And the ball is whacked. Snider, the man they call “The Duke,” gives it such a belting like God knows what, and it’s carrying and carrying, toward the warning track. The fans look up into the bright white sky. The ball is hard to follow. Is it another infield pop up? Even if it’s out of the ballpark—not such a big deal, really. There is one game left to the season. At stake here is no more than what? Third place? Not even. A memory? A history? A moment of nostalgia? But who knew? Even then, with the Dodgers mathematically eliminated, my mother, Frieda Metzger at the wall, was having an unrealistic hope and counting down magic numbers. To her it didn’t matter that already it was determined that the Milwaukee Braves would play the Yankees in the 1957 World Series. Yankees, Yankees, Yankees. Every year since she’d arrived to this wonderful America, it was demn Yenkees versus someone. And almost always the Yankees were coming in front.
Except for my mother, everyone inside and outside the stadium knew that the game in Brooklyn was meaningless. “A moot point—too much too late, like Americans firebombing inside of Dresden,” my father told her. The television crew, even, was bored and smoking one cigarette after another. Cameras on pallets rolled like garment racks from the back of home plate, a veil of smoke swirled, trying to capture the image of this crazy pregnant woman—or was it just the home run that landed on the open pavement of Pitkin Avenue?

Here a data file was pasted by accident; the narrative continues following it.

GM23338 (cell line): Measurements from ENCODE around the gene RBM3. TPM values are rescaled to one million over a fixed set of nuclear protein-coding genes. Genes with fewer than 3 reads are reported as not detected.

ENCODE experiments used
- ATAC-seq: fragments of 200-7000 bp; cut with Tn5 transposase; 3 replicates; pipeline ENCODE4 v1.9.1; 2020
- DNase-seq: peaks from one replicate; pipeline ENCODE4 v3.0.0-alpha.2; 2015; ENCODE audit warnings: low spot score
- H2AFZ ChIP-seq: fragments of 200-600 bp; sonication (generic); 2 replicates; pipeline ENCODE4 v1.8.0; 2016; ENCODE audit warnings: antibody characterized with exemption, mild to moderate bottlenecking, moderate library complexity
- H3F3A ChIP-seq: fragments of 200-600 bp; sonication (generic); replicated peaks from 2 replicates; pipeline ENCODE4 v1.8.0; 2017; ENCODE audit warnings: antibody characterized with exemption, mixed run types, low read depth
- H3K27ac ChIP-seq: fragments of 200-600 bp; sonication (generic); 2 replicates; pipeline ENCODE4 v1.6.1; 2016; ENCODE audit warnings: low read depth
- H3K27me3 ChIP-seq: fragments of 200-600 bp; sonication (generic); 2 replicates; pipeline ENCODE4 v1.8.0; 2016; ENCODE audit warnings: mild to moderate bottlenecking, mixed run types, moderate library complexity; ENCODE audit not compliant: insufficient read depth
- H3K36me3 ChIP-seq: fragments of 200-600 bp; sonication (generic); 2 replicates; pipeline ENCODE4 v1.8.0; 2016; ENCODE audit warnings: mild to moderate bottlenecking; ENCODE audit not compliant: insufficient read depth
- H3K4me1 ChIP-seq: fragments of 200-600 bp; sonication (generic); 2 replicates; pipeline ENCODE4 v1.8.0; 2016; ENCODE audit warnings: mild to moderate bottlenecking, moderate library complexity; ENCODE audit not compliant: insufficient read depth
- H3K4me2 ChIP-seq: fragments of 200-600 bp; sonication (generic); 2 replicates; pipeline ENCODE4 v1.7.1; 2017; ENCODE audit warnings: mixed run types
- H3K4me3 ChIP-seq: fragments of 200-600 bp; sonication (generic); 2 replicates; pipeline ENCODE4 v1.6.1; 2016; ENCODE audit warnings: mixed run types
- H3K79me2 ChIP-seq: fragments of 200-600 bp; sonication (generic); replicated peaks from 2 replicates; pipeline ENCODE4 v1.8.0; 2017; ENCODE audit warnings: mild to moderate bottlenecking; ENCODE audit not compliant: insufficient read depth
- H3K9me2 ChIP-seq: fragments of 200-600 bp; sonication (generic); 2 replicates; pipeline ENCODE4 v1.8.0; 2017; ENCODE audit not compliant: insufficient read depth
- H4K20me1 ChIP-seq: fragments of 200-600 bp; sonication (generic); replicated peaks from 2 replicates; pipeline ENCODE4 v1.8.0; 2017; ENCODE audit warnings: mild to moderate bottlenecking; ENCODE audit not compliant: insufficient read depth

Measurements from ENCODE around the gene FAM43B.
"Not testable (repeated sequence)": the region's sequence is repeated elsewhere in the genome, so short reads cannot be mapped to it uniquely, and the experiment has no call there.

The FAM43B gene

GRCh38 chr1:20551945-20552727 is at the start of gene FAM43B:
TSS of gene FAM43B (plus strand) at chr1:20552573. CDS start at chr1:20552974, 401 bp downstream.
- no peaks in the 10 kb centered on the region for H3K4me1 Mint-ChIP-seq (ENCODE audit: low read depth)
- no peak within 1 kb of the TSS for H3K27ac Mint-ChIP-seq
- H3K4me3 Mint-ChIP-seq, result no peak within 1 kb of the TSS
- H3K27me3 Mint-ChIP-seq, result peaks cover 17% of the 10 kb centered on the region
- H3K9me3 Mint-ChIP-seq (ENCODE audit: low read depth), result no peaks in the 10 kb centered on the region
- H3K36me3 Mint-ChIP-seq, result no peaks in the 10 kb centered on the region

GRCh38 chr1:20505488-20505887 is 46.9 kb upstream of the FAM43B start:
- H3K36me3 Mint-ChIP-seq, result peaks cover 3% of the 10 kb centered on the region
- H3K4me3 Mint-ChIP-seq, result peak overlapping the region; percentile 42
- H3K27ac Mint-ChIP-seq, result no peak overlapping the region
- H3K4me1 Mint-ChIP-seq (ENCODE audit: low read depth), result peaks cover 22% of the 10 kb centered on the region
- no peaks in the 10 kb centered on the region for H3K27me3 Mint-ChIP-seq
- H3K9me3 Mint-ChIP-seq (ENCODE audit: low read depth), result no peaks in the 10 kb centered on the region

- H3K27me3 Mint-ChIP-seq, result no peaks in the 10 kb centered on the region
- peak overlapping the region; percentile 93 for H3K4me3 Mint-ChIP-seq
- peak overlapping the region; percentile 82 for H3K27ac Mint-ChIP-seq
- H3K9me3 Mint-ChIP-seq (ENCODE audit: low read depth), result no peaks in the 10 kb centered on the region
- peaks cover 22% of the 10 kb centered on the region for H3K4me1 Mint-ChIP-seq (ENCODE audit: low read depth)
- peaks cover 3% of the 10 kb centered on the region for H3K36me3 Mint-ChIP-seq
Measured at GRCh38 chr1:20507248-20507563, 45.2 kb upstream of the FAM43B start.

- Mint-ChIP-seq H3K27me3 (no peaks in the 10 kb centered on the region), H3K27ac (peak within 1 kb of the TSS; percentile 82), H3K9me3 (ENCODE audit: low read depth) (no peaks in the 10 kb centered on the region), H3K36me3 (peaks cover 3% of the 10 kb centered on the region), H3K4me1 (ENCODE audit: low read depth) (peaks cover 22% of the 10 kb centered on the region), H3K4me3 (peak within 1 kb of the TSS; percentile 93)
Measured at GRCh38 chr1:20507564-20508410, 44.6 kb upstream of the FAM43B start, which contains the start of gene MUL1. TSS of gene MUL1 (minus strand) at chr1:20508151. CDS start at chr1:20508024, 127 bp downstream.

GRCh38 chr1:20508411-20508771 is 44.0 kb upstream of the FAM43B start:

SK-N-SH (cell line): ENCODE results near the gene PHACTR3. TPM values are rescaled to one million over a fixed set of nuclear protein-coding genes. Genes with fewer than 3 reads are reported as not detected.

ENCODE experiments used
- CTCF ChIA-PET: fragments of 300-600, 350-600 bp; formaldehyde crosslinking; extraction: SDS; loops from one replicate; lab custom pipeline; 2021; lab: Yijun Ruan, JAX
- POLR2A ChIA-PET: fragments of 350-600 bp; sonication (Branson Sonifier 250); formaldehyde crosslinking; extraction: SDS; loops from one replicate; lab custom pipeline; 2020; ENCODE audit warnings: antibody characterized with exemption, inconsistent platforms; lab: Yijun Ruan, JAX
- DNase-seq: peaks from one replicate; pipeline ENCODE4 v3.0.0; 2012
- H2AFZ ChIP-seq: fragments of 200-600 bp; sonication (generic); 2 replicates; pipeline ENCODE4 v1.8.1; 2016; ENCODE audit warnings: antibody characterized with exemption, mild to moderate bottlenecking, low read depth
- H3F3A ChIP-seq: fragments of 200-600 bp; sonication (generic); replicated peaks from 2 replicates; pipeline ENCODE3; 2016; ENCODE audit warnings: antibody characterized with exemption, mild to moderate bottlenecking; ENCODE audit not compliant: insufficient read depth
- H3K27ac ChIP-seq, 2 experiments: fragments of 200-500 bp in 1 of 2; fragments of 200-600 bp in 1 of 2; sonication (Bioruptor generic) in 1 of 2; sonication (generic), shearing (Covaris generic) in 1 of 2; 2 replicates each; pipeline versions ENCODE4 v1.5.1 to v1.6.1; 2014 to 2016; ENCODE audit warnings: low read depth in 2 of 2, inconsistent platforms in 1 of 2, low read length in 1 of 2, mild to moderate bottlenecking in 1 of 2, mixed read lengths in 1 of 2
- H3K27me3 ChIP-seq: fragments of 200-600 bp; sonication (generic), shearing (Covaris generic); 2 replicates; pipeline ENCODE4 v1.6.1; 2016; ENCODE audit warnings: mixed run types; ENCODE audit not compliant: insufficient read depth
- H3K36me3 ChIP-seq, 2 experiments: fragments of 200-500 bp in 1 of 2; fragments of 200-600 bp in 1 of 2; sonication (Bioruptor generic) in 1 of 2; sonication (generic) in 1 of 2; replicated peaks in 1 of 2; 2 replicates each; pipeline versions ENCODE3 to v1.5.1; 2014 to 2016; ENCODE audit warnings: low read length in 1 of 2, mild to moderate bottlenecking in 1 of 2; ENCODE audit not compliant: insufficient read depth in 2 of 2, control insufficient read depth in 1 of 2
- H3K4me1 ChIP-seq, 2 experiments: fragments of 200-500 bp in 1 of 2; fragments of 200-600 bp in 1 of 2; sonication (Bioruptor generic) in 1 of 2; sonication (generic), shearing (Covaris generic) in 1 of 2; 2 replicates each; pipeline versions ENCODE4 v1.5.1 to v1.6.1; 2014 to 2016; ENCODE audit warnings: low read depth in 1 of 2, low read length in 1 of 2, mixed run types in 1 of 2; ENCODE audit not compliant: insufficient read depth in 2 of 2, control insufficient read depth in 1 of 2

“This may be the last one, folks—a round tripper for the ages . . .” the stadium announcer piped breathlessly. And Frieda was pushing and pushing. Letting out a quiet but determined series of krechtses. “Oy.” “Gevalt.” “Oy Gott.” “Cholera.” So no one should hear her. Quietly. And once more at the warning track the camera followed the ball.
For others, the question was more pressing: “Would the ball hit the famous scoreboard sign?”
The strapping right fielder from the Philadelphia Phillies, a Rip Repulski, who himself later helped deliver the baby, was adjusting his cap and pedaling backwards, more and more. His back and glove pinned against the wall, the ball just maybe a half-inch above his outstretched arm, onto the top ledge and then dropping. And then, sure enough, the red-stitched “what felt like a strong rock” thumped Frieda Metzger on the top of her head. Truthfully, it was her shoulder, but over the years, as was reported in the newspapers, people would say, on the top of the head. The radio sportscaster, none other than the legendary Vin Scully, lamented the play and said she was tattooed like a sailor. Ouch! Of all the bad luck in the world, this by far was not the worst. But still. And she didn’t even catch it.
It rolled onto the cobblestone street, down the hill of the wide open avenue, where one, maybe two, hundred loyal fans made a mad dash for the ball, which eventually—they say—reeled wistfully into the open back slot of a sewer grating. And for Frieda, it was initially only disappointment. Not a lousy keepsake. The baby still unborn. The pain unremitting.
Fifty years later, she tries not to think about it. Only a bump on the shoulder the size of a big softball is evidence. Fatty tissue would congeal on this very spot—and like a stitched up, painful memory, for the rest of her life—this (and that lousy photograph) would be the only evidence that Frieda Flugel Metzger had ever been there, that day in Flatbush, Brooklyn.
Ah, but, such is the nature of historic memory.
And the baby too, was right there, three-quarters of an hour later—because this Rip Repulski, with the help of this anonymous stadium employee, would sneak her into the visitors’ bullpen, and my short-lived older brother, Jackie Robinson, would be born. Onto the nurturing dirt of the natural grass. The first Metzger child born on American soil. A new generation of hope.